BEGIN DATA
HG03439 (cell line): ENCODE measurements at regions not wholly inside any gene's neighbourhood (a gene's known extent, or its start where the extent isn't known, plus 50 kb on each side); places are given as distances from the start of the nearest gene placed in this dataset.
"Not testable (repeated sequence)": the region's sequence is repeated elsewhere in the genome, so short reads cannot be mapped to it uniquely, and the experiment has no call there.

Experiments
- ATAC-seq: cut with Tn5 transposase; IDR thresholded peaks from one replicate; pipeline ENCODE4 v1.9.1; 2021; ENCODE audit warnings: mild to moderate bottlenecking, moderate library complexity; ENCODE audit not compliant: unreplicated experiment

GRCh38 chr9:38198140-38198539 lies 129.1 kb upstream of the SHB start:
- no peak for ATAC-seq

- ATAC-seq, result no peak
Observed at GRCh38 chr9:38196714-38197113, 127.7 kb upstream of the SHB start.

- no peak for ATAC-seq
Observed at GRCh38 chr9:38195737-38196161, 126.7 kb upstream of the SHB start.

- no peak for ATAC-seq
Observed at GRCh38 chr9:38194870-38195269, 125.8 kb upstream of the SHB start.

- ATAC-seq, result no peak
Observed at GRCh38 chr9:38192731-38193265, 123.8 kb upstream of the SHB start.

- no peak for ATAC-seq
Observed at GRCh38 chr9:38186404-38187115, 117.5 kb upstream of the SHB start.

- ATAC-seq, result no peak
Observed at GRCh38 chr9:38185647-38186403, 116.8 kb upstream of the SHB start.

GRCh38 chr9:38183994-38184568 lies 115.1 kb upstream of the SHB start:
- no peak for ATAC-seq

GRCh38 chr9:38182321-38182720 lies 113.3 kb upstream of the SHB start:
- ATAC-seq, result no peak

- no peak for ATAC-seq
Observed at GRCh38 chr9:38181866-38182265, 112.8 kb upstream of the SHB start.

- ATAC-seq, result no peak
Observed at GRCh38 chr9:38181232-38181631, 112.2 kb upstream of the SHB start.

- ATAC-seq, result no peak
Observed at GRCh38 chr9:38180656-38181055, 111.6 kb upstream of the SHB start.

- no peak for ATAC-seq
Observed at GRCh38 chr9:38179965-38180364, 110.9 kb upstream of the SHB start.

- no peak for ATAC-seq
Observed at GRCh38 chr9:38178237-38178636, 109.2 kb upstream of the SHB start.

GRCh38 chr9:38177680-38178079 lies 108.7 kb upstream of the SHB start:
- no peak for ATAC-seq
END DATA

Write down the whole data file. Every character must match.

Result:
HG03439 (cell line): ENCODE measurements at regions not wholly inside any gene's neighbourhood (a gene's known extent, or its start where the extent isn't known, plus 50 kb on each side); places are given as distances from the start of the nearest gene placed in this dataset.
"Not testable (repeated sequence)": the region's sequence is repeated elsewhere in the genome, so short reads cannot be mapped to it uniquely, and the experiment has no call there.

Experiments
- ATAC-seq: cut with Tn5 transposase; IDR thresholded peaks from one replicate; pipeline ENCODE4 v1.9.1; 2021; ENCODE audit warnings: mild to moderate bottlenecking, moderate library complexity; ENCODE audit not compliant: unreplicated experiment

GRCh38 chr9:38198140-38198539 lies 129.1 kb upstream of the SHB start:
- no peak for ATAC-seq

- ATAC-seq, result no peak
Observed at GRCh38 chr9:38196714-38197113, 127.7 kb upstream of the SHB start.

- no peak for ATAC-seq
Observed at GRCh38 chr9:38195737-38196161, 126.7 kb upstream of the SHB start.

- no peak for ATAC-seq
Observed at GRCh38 chr9:38194870-38195269, 125.8 kb upstream of the SHB start.

- ATAC-seq, result no peak
Observed at GRCh38 chr9:38192731-38193265, 123.8 kb upstream of the SHB start.

- no peak for ATAC-seq
Observed at GRCh38 chr9:38186404-38187115, 117.5 kb upstream of the SHB start.

- ATAC-seq, result no peak
Observed at GRCh38 chr9:38185647-38186403, 116.8 kb upstream of the SHB start.

GRCh38 chr9:38183994-38184568 lies 115.1 kb upstream of the SHB start:
- no peak for ATAC-seq

GRCh38 chr9:38182321-38182720 lies 113.3 kb upstream of the SHB start:
- ATAC-seq, result no peak

- no peak for ATAC-seq
Observed at GRCh38 chr9:38181866-38182265, 112.8 kb upstream of the SHB start.

- ATAC-seq, result no peak
Observed at GRCh38 chr9:38181232-38181631, 112.2 kb upstream of the SHB start.

- ATAC-seq, result no peak
Observed at GRCh38 chr9:38180656-38181055, 111.6 kb upstream of the SHB start.

- no peak for ATAC-seq
Observed at GRCh38 chr9:38179965-38180364, 110.9 kb upstream of the SHB start.

- no peak for ATAC-seq
Observed at GRCh38 chr9:38178237-38178636, 109.2 kb upstream of the SHB start.

GRCh38 chr9:38177680-38178079 lies 108.7 kb upstream of the SHB start:
- no peak for ATAC-seq